I'd estimated my finishing time at 1:55, which had me starting in Corral 4.  As I waited for the gun, I reminded myself to concentrate on consistency.  No 7:30 miles this time around, just keep it comfortable and save my energy.  Moments later, my corral was released to start, and we were off.

Theresa coming to the finish line.
The weather was cool and overcast, and a bit foggy.  The starting line was at Staples Center (home of the Lakers, Kings, and yeah, I guess the Clippers).  During the first mile, I once again encountered what is quickly becoming a pet peeve of mine.  Several people were walking already!  The whole point of starting runners in corrals is so the field gets spread out and so faster runners don't have to navigate around slower ones.  There aren't race officials who check for these things, but it's a matter of etiquette that apparently some people have no interest in following.  Seriously, if you're planning to walk the entire race, start in the back.  I ditched my disposable arm warmers (tube socks with the toes cut off) around the first mile marker and checked my pace.  8:33 for the first mile.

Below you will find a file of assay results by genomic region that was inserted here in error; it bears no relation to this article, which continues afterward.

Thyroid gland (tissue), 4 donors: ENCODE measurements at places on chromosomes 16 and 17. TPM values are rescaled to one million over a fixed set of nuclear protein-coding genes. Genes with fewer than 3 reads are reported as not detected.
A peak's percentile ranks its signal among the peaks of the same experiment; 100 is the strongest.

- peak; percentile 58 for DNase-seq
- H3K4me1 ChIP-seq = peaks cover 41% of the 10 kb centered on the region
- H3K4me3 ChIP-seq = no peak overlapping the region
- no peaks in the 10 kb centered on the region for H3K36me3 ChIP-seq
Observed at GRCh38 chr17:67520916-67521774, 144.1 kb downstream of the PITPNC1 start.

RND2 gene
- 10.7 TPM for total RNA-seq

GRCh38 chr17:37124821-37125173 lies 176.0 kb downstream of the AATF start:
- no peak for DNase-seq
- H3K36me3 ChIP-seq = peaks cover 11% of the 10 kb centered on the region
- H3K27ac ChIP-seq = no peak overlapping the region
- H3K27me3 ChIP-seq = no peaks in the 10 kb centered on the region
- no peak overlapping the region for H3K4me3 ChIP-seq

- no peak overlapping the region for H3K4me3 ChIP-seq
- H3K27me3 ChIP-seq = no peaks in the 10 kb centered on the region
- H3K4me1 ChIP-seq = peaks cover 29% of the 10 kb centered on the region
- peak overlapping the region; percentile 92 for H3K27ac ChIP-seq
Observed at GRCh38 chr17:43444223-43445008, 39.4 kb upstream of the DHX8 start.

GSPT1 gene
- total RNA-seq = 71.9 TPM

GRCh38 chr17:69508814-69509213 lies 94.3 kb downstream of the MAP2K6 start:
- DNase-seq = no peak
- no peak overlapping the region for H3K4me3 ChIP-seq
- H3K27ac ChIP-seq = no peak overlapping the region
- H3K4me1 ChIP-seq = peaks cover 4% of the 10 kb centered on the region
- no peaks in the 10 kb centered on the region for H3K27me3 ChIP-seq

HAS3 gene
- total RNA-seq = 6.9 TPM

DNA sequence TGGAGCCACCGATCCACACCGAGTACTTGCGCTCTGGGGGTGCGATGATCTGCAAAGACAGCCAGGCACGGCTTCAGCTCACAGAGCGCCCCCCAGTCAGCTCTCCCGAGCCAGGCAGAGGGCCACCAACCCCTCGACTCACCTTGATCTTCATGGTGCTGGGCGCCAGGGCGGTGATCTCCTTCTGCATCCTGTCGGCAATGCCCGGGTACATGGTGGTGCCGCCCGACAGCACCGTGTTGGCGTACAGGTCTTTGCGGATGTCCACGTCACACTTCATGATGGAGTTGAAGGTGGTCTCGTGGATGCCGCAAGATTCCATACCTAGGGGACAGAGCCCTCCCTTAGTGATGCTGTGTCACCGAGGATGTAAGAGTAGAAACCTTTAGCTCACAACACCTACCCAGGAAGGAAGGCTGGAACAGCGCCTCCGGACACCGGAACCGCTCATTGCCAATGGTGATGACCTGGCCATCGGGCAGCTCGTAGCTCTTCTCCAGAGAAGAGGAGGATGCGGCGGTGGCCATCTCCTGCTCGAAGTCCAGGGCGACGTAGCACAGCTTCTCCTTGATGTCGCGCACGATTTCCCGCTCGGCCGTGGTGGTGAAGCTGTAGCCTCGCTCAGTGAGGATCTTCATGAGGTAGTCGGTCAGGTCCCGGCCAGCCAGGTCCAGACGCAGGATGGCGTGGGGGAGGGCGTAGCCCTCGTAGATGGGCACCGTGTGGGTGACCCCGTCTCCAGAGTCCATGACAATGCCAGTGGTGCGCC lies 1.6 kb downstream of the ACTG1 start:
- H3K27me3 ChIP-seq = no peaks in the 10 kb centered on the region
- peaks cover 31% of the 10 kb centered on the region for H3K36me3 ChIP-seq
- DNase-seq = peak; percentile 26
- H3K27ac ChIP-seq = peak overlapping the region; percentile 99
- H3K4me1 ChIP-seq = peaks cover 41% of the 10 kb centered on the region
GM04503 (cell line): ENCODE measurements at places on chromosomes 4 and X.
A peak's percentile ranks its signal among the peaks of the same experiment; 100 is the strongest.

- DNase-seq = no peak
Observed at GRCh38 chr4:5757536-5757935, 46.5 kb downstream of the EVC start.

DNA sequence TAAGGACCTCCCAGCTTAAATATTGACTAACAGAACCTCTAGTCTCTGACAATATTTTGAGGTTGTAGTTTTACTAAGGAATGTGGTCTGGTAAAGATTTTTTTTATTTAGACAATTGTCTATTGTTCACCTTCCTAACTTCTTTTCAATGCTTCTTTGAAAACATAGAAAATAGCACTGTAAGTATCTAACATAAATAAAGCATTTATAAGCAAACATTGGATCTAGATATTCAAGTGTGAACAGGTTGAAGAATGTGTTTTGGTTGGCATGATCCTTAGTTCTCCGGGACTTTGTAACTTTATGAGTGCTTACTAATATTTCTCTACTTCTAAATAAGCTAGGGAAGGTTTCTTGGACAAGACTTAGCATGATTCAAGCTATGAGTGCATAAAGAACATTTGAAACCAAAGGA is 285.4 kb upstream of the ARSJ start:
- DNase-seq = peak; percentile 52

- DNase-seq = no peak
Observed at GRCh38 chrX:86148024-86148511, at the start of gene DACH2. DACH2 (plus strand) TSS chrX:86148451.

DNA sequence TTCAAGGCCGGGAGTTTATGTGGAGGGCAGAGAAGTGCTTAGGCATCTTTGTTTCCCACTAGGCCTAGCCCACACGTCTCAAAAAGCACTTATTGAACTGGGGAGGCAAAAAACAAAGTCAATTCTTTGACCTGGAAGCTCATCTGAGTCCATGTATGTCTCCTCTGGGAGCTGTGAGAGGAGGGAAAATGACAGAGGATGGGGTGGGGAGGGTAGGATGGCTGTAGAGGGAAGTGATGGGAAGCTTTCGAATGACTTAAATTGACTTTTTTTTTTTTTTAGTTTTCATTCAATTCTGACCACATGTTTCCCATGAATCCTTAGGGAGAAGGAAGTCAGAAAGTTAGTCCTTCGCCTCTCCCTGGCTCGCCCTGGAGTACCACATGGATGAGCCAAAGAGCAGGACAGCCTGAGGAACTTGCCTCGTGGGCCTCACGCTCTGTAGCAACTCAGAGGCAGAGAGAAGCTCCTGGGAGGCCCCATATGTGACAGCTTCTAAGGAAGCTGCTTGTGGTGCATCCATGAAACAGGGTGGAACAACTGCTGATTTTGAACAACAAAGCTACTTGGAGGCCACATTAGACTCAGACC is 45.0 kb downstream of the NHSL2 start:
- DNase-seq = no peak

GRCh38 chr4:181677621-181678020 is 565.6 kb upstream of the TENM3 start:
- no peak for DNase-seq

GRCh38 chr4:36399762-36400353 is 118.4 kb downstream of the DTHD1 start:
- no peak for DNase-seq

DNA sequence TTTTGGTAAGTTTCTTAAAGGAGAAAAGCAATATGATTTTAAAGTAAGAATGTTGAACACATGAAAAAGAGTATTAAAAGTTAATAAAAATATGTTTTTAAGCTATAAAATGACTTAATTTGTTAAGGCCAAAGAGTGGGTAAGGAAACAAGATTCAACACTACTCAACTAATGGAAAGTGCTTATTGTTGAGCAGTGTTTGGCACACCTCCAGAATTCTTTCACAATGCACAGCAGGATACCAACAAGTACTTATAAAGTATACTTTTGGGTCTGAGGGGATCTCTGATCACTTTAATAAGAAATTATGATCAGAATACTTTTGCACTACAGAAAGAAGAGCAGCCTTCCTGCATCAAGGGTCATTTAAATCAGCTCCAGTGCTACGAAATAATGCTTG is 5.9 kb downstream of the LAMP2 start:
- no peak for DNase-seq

The course took us around the legendary Los Angeles Memorial Coliseum (site of the first Super Bowl, the 1984 Summer Olympics, and home of the USC Trojans), and back up Figueroa past Staples Center again at mile six.  Mile seven was the first uphill stretch, a gradual climb leading to a right turn into a tunnel.  I sucked down a mandarin orange GU gel at mile seven, downed some water from my fuel belt (I'd decided to forego the water stations in favor of maintaining a consistent pace) and enjoyed the band rocking out alongside the course.  This is a hallmark of the Rock 'n' Roll series . . . live bands every couple miles or so.  It's great for maintaining the energy along the route, along with the spectators.  Miles eight and nine were mostly downhill, and I took a peek at my Garmin at the nine mile marker.  1:17 and change, which was minute and a half or so under the pace I'd need to reach my goal.  I was right on target, and still feeling really good.  No fatigue, no soreness.